For example, Tiffany and Alexx were an item for a good majority of the show. That is, until he decided, after a few nasty fights with Tiffany, to see if maybe Ashlee was a better match. Which would be fine if the two women never saw each other, ate together, and didn’t have group meetups with the rest of the cast. However, on this show, in one particular episode, while sitting with both ladies, and the rest of the female cast, the host, Nephew Tommy, asks both women how their situation is going with Alexx. This leads to the kind of awkwardness you’d only wish on your worse enemy.
Another example, I want to say in episode 8, there is the issue of not being able to ignore or separate the fact your potential man is seeing other people for the cast are sharing a cabin. This leads to jealousy, but nothing ghetto, from Ashlee and Tiffany who are still courting Alexx. Alongside that, there is also a classy moment where one contestant, Shatava, after seeing how Michael and Shea were together, realizing continuing would be trying to get in the way of something real.
But the kicker here is that some, like Stormy and Pastor Chris, seemingly found someone good for them from the get-go. However, because of the way this show is set up, he got eliminated because the other ladies didn’t want him. Thus fostering an attitude where the guys have to mingle, almost act like players, and then having situations like mentioned above where now they have to go from playing the field, to stay on the show, to dedicating themselves to one woman. Take note this is after establishing a firm enough relationship with most so that they could have stayed and now these women are in their feelings.
Leading to the need to bring up Aaron again. When it came to nearly every woman he romanced, be it Angel, Stormy (after Pastor Chris was eliminated), Melinda or Courtney, because he was pushed to act as a player would, having to switch to being a one-woman man was hard. You could say it was because he wasn’t ready to love because he is a player and a slew of other things. I’d more so say this show set him up to show the worse of his person and he fell for every trap they set up. Thus leaving these women, Stormy in particular, having to flirt with repeating a pattern they were trying to get out of.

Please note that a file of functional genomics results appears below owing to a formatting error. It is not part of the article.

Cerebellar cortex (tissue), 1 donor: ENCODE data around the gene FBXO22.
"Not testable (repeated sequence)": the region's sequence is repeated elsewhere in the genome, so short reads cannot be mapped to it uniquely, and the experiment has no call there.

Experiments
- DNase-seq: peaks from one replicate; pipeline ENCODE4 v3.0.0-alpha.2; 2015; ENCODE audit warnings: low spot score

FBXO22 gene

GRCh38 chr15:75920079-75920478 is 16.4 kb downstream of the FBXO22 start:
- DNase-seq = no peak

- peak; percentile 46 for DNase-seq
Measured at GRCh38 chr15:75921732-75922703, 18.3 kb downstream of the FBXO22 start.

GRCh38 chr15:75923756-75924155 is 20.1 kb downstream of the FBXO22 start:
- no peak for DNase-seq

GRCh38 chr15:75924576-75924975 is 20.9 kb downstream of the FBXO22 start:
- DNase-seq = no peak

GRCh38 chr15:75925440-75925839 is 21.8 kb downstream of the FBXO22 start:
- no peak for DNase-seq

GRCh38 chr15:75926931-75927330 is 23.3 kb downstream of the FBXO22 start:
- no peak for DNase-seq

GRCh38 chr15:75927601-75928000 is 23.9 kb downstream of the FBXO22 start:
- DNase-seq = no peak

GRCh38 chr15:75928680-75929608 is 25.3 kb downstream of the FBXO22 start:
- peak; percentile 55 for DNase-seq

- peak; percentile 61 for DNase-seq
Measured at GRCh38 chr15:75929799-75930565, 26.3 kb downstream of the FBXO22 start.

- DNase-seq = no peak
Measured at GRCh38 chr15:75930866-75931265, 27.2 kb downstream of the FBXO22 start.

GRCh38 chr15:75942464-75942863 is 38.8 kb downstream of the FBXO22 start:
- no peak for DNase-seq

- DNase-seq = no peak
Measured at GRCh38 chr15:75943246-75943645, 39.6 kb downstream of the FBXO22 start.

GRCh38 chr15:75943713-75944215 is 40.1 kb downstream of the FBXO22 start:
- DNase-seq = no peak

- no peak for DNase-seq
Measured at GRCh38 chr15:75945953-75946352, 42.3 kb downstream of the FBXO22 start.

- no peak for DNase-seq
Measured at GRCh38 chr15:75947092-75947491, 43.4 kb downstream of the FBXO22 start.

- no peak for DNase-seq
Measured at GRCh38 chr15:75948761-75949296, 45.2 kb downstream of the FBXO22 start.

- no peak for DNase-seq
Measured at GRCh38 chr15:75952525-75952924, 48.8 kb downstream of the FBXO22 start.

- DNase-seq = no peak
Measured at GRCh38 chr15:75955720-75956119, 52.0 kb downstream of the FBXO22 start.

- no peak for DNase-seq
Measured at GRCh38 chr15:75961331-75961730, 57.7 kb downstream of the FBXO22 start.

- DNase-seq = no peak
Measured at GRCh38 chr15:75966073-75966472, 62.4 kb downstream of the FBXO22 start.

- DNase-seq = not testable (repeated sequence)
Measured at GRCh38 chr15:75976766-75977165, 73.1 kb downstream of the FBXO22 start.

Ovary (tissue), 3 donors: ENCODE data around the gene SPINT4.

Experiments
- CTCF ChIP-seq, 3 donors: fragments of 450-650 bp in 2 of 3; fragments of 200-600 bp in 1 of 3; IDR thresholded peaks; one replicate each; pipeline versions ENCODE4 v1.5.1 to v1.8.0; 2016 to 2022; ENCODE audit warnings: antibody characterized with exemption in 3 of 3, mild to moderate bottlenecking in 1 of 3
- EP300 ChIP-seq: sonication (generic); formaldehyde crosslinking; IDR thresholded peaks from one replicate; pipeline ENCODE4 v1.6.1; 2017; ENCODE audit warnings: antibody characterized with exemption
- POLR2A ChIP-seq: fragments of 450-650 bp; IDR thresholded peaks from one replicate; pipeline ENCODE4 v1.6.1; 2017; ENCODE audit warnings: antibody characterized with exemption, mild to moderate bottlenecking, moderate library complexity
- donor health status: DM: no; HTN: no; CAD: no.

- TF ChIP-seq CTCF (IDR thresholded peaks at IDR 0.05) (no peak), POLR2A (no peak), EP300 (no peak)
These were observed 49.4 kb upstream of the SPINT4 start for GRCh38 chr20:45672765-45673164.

It Being Clear Tommy’s Experience Is Not Enough Sometimes – They Needed A Therapist For This Show
While Tommy has been married for decades and acts as a mentor throughout the process, one could argue he was much more helpful to the men than the women. On top of that, while he does have a degree in theater, arguably what this show desperately needed was someone with a doctorate in psychology. Why? Well, two reasons. The first is that some of the cast members had baggage from previous relationships which were getting in the way. I won’t say who but those who watched can surely think of one or two without issue.
The second reason is, on top of the baggage, it is one thing to say you are ready to love, but it is a whole other to say you understand how to both give and receive it. So having a couples counselor could have been great. It could have helped Tiffany and Alexx with their issues, sped up Mike and Shea talking about her worries with having a child, and who knows who else it could have helped. For while I appreciate what Tommy does try to do, as Ashlee says herself, a good part of the time he was stirring the pot. So as much as he meant well, mostly for the men, for the women, he pushed them in ways I can’t consistently say they were ready for.
Overall: Mixed (Stick Around)
— Wherever I Look (@Wherever_I_Look) December 30, 2018
Low-key, this show is toxic. I attribute that primarily due to the elimination process, which created situations which look like what many of the women were trying to avoid making a pattern in their life. Also, while the contestants are 30+, the maturity expected is matched by the baggage they bring. Of which this show has Tommy, and that person’s fellow contestants, as their sole source of helping them deal with the insecurities and anxieties of publicly trying to date someone. Not to say they don’t have friends who aren’t aware of what is going on, but there are multiple moments when a professional should have been involved.
Hence the mixed label. While I love seeing the diversity this show brings, especially with an all Black cast, I feel it did a disservice to many of them. If it isn’t because of how it created an environment for those like Aaron to flourish, it is because it didn’t address being ready to love and the actual act are two different things. So while this show can improve, the first season had more problems it needs to address than things it should be seen as exemplary for.
Has Another Season Been Confirmed?: Based off an OWN post asking what city the show should go to next, it is safe to say this will get a second season.